University of Edinburgh
 

Curriculum for Excellence

Presented on Friday 25 February 2011

Experiences and Outcomes

Evelyn Green, Fiona Smith, Hazel Stewart

Experiences and Outcomes

Who are we?

  • Ayrshire Peripatetic Hearing Impairment Service
  • Working across the three Ayrshire authorities
  • Providing support to deaf children and their families
  • Age range of children 0-18 years

Our perspective

  • As a team, we have a unique overview of current practice and interpretation of C for E.
  • We have found that there is wide variety in the implementation of C for E across educational establishments.
  • As a result, this requires a great deal of flexibility, and a need to adapt to the ongoing challenges of current change. 

Definition

  • The title "experiences and outcomes" recognises the importance of the quality and nature of the learning experience in developing attributes and capabilities and in achieving active engagement, motivation and depth of learning.
    (Curriculum For Excellence - Introduction)
  • "Experiences set expectations for the kinds of activities which will promote learning and development"
  • "Outcomes set out what the child or young person will be able to explain, apply or demonstrate"
    (BtC 3)

Personal Learning Plan

Story so far...

  • Staff are becoming familiar with the C for E documentation.
  • "the school retains the responsibility for planning, with its partners, the most educational provision for that child"
  • "Partner organisations will need to share an understanding of the experiences and outcomes to which they are contributing" (BtC3)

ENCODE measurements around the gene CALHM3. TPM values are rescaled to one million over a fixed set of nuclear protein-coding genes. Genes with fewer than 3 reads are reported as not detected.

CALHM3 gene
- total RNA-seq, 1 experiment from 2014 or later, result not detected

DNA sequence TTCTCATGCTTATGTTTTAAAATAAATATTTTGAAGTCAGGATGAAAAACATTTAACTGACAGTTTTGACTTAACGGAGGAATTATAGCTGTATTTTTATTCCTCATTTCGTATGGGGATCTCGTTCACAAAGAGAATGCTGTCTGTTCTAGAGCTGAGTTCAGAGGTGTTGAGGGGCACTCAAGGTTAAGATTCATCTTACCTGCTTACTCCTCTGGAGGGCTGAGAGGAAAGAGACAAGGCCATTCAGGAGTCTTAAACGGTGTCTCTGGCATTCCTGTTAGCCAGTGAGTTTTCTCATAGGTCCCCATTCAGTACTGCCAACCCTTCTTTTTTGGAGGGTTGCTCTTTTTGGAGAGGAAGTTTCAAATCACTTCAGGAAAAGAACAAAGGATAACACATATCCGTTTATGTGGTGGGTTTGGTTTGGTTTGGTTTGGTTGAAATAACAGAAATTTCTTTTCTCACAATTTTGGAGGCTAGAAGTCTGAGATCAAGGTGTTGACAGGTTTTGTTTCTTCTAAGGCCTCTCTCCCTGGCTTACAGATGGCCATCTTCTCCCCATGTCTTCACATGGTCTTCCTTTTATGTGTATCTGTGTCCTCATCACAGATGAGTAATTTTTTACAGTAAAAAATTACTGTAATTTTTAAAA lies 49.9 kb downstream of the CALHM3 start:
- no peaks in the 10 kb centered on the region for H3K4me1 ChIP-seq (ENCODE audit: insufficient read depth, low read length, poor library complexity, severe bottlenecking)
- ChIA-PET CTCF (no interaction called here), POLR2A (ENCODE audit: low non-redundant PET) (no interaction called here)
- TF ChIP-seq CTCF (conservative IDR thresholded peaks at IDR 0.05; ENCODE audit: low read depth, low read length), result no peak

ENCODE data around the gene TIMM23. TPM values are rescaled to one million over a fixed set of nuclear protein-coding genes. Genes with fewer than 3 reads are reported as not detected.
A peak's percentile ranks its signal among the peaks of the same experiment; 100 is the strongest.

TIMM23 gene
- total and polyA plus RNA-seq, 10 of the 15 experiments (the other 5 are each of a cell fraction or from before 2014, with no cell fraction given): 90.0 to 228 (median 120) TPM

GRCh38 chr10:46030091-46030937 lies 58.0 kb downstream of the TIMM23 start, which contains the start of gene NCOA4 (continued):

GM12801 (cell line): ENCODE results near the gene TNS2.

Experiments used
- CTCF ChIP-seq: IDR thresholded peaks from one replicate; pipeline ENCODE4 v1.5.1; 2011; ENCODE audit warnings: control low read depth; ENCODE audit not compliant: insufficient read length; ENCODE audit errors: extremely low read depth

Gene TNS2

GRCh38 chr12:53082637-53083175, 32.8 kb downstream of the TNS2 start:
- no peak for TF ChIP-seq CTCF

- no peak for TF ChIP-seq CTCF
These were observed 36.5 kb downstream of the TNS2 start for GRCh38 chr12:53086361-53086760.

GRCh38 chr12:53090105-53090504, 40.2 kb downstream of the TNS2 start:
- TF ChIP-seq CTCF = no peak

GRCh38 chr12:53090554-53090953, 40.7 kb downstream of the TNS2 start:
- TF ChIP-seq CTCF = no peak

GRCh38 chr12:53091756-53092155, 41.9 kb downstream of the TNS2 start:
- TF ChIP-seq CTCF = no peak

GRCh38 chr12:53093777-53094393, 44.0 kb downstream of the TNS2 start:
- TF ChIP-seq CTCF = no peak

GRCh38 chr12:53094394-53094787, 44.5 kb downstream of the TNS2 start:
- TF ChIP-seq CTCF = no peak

• The language and principles of C for E have been incorporated into our planning, assessment and reporting. This continues to be evaluated.

Personalisation and ownership of learning

  • "young people are at the centre of planning as active participants in their learning and development"
  • "all children and young people should have frequent and regular opportunities to discuss their learning with an adult who knows them well and can act as a mentor"
  • includes "the ethos and life of the school and inter-disciplinary studies as well as learning within curriculum areas and subjects…they apply beyond timetabled classes and into, for example, enterprise and health activities and special events"
    (BtC3)

WOW wall

Challenges

HI Interpretation

  • Without meaningful experiences there are no real learning outcomes
  • Our role is to help pupils access experiences
Challenges Possible Solutions
peer discussion (noise) in-service for teacher/pupils
active learning plan for noisy activities
emphasis on play extraction to quiet area
ineffective acoustic environment appropriate use of FM systems
open area noise/computer suites Switch off smartboard and computers when not in use

'Peri challenges'

  • Arrive to support in class and pupils have disappeared to participate in 'rich task'!
  • Difficult for advance planning in detail
  • Visiting presenters with no knowledge of deafness
  • Cross-curricular challenges may involve children with unfamiliar lip patterns

Possible solutions

  • Plan, plan, plan in advance!
  • Deaf awareness training for presenters and prepare pupil on subject matter
  • Whole school deaf awareness training

Outdoor activities

  • Ensure equipment is working
  • Position deaf pupil and their group carefully
  • Where possible remove pupil from extraneous noise

Critical Skills Approach

  • Role of recorder difficult - cannot write notes and lip-read at same time
  • Difficult to pick out key facts in noisy discussion
  • Role of reporter for some pupils difficult - lack of confidence in clarity of speech
  • Challenging language of self- and peer-assessment

Benefits

Health and Wellbeing

  • Healthy Minds initiative is positive for deaf and hearing learners.
  • Social activities bring individual deaf pupils together.

Effective contributors

Confident individuals

Responsible citizens

Successful learners